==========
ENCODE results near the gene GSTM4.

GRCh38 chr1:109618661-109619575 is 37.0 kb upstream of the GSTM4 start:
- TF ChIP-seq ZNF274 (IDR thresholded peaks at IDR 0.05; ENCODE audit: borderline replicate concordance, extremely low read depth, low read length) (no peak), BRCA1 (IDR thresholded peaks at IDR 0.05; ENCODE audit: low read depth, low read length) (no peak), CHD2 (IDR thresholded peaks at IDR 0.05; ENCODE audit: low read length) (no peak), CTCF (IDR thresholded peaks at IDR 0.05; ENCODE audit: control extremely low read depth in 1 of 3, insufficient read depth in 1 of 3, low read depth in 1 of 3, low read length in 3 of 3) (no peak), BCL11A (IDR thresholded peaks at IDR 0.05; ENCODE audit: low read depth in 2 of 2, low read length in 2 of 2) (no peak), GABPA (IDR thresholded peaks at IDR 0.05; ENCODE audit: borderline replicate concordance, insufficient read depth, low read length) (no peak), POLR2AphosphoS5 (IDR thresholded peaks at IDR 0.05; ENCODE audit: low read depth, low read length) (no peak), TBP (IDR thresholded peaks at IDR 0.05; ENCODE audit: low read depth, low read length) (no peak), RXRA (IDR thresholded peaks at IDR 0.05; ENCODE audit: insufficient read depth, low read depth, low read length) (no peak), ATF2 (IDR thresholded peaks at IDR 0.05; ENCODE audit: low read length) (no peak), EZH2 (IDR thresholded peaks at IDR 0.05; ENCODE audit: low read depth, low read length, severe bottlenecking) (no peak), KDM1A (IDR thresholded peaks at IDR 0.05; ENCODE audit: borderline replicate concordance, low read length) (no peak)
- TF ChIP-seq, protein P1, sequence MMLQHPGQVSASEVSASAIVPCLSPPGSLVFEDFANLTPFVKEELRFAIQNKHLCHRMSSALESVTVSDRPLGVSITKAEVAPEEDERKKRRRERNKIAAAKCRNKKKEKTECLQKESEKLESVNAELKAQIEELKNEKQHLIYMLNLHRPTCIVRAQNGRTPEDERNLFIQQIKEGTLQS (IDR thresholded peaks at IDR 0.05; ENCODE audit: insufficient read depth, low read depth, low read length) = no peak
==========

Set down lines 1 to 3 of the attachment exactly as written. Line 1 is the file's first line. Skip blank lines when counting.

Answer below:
ENCODE results near the gene GSTM4.

GRCh38 chr1:109618661-109619575 is 37.0 kb upstream of the GSTM4 start:
- TF ChIP-seq ZNF274 (IDR thresholded peaks at IDR 0.05; ENCODE audit: borderline replicate concordance, extremely low read depth, low read length) (no peak), BRCA1 (IDR thresholded peaks at IDR 0.05; ENCODE audit: low read depth, low read length) (no peak), CHD2 (IDR thresholded peaks at IDR 0.05; ENCODE audit: low read length) (no peak), CTCF (IDR thresholded peaks at IDR 0.05; ENCODE audit: control extremely low read depth in 1 of 3, insufficient read depth in 1 of 3, low read depth in 1 of 3, low read length in 3 of 3) (no peak), BCL11A (IDR thresholded peaks at IDR 0.05; ENCODE audit: low read depth in 2 of 2, low read length in 2 of 2) (no peak), GABPA (IDR thresholded peaks at IDR 0.05; ENCODE audit: borderline replicate concordance, insufficient read depth, low read length) (no peak), POLR2AphosphoS5 (IDR thresholded peaks at IDR 0.05; ENCODE audit: low read depth, low read length) (no peak), TBP (IDR thresholded peaks at IDR 0.05; ENCODE audit: low read depth, low read length) (no peak), RXRA (IDR thresholded peaks at IDR 0.05; ENCODE audit: insufficient read depth, low read depth, low read length) (no peak), ATF2 (IDR thresholded peaks at IDR 0.05; ENCODE audit: low read length) (no peak), EZH2 (IDR thresholded peaks at IDR 0.05; ENCODE audit: low read depth, low read length, severe bottlenecking) (no peak), KDM1A (IDR thresholded peaks at IDR 0.05; ENCODE audit: borderline replicate concordance, low read length) (no peak)